Building resilient communities by equipping them with the tools they need to prepare for bushfires is the goal of a new project partnership between the four Greater Hobart councils and the Federal Government.
Sparking Conversations, Igniting Action is a joint initiative of the greater Hobart councils: Hobart, Kingborough, Glenorchy and Clarence and will see project officers working directly with each of the 12 targeted neighbourhoods, creating bushfire risk demonstration sites, holding local listening posts and giving free household bushfire risk assessments.
This project received grant funding from the Australian Government.
Assistant Minister for Infrastructure and Transport, Tasmanian Senator Carol Brown said:
“Hobart is incredibly vulnerable to bushfires, with the enormous loss of life and property in 1967 within living memory for many Tasmanians.
“Natural disasters cost the Australian economy $18.2 billion per year, and the cost is forecast to rise to $39 billion per year by 2050.
“This increase is without consideration given to the rise in frequency and intensity of weather events we will see in coming years due to climate change.
“Through this investment, communities will be better prepared for future bushfires; with individual households having strategies in place to mitigate the risks of bushfires to their homes and families. “
The project will target 12 very different neighbourhoods based on demographic and bushfire risk profiles in a real-life experiment to find out what stops people from preparing their homes for bushfire, and how councils can help people and communities overcome these obstacles.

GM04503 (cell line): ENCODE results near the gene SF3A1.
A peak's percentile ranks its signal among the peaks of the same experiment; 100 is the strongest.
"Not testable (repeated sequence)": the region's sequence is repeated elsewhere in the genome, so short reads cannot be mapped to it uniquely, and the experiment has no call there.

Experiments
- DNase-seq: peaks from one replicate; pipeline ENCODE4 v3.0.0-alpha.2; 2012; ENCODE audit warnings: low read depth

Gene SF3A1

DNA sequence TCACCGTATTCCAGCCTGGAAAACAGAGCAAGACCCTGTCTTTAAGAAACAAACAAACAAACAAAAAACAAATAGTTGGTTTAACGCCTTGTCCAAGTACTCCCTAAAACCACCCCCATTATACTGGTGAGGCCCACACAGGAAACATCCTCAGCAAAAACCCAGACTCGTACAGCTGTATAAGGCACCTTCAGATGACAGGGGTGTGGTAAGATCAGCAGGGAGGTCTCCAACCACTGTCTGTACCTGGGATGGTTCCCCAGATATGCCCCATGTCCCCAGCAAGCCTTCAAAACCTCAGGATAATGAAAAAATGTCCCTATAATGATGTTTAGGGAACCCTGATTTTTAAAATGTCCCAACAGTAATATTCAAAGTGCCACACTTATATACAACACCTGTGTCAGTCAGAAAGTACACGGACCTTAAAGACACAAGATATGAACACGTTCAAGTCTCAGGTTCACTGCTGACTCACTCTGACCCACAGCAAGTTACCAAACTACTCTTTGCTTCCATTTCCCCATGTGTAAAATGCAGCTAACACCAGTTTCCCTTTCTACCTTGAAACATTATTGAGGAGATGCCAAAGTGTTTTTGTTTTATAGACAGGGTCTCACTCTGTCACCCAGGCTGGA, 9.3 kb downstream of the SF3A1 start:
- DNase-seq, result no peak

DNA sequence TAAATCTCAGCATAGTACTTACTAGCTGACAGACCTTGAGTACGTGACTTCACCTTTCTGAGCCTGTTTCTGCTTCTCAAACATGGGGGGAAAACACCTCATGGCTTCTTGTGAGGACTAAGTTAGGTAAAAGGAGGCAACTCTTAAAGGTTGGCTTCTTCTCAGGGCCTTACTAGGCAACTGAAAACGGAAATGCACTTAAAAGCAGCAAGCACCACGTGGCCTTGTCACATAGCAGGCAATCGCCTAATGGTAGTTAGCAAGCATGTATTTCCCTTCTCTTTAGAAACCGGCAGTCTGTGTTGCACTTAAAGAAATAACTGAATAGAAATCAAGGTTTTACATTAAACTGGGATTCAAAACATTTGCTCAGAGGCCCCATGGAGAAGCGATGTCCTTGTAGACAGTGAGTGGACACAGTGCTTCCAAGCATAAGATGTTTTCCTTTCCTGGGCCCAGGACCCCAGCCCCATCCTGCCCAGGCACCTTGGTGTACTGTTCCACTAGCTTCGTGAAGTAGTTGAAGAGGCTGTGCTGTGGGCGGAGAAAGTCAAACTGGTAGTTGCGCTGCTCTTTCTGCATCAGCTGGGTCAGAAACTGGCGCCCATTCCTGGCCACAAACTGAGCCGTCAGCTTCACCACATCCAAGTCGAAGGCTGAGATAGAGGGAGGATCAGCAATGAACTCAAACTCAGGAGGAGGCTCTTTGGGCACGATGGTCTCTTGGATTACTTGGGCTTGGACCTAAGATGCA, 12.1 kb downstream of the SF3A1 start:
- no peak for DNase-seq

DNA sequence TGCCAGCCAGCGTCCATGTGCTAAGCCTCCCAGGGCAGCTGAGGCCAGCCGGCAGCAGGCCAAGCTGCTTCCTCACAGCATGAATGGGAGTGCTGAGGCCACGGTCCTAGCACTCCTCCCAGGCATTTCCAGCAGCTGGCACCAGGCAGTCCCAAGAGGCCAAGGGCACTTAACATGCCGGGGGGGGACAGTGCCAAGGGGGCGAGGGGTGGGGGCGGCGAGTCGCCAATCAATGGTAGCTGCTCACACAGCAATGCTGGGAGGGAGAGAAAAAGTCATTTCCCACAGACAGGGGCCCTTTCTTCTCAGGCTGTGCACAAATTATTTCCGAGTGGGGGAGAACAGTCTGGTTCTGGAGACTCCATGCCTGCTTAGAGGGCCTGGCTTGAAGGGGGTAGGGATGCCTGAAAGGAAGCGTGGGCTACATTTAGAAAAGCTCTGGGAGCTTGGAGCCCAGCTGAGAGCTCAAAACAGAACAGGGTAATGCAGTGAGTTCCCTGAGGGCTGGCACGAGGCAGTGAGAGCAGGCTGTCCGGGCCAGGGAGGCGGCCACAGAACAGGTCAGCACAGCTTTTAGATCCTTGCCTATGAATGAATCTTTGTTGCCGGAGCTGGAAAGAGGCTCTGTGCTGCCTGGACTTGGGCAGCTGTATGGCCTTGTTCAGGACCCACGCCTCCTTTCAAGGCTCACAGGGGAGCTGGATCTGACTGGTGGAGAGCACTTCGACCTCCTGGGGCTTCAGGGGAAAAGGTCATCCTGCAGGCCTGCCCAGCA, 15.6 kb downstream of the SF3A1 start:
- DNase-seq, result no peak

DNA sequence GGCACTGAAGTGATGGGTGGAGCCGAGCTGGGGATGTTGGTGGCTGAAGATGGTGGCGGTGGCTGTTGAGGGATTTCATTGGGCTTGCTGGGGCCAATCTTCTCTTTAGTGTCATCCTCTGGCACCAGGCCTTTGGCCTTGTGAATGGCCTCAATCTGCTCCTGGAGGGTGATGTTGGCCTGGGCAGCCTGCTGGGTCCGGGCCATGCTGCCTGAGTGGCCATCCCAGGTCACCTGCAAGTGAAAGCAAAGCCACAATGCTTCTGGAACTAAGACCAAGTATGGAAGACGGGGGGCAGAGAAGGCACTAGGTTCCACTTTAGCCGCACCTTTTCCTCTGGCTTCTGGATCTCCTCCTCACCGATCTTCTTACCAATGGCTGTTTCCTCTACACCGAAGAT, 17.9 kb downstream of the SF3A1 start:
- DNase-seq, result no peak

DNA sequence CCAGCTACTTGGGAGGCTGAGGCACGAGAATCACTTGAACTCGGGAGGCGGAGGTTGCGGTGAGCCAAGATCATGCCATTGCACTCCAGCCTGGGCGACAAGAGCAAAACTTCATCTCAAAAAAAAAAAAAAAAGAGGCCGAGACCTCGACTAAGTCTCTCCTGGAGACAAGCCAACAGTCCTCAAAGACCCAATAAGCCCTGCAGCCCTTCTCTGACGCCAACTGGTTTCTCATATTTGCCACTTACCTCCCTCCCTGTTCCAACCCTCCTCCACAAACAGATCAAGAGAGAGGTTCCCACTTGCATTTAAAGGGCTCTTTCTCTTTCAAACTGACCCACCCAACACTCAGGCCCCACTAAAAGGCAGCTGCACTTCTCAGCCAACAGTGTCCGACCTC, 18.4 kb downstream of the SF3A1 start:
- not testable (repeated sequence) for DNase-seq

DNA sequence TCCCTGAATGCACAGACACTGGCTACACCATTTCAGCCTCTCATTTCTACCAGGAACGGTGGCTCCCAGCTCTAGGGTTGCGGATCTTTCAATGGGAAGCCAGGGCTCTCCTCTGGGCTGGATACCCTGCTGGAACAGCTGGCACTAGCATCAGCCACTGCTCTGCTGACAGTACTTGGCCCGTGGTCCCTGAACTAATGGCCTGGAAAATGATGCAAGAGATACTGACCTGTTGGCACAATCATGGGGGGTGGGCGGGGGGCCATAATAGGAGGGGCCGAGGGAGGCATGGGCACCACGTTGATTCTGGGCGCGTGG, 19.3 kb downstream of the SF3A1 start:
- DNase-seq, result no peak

Hobart Lord Mayor Anna Reynolds said officers would also engage with the wider community through community events.
“Our new bushfire resilience project is aimed at empowering communities across Hobart to better prepare their homes and loved ones for future bushfire threats,” Lord Mayor Cr Reynolds said.
“We want to build a greater sense of responsibility around bushfire protection at the community and neighbourhood level, because it takes a community to protect a community from bushfire.”
“For many people the thought of getting their property bushfire-ready can be overwhelming. Others fear the expense or that they might have to radically alter their cherished garden.”
Research shows that in many cases simple steps can improve the chances of a house surviving a bushfire, including removing flammable material in direct contact with a house, removing flammable material that will generate radiant heat towards a property and by plugging gaps to stop fire embers entering roof spaces or confined areas and igniting a house from within.
Kingborough Mayor Paula Wriedt said with the right knowledge, help and inspiration, people can reduce the bushfire threat to their home.
“In fact, a bit of forward thinking, a trip to the hardware store and a weekend of work can make a big difference to the chances of your house surviving a bushfire,” Cr Wriedt said.
Clarence Mayor Doug Chipman said people need to understand this risk to understand their options.
“We want to help people to understand that a plan to lower the chance of losing their house to bushfire needs to be different to the plan to save their family,” Cr Chipman said.
Glenorchy Mayor Bec Thomas said with current challenges and summer just around the corner, there was no time to delay when addressing these issues.
“The threat of bushfire continues to increase as our climate changes and our cities grow,” Cr Thomas said.
“There is just too much at risk not to have these conversations with your loved ones, your neighbours and your community.”
Those interested in finding out more information can visit the project website www.sparkingconversations.com.au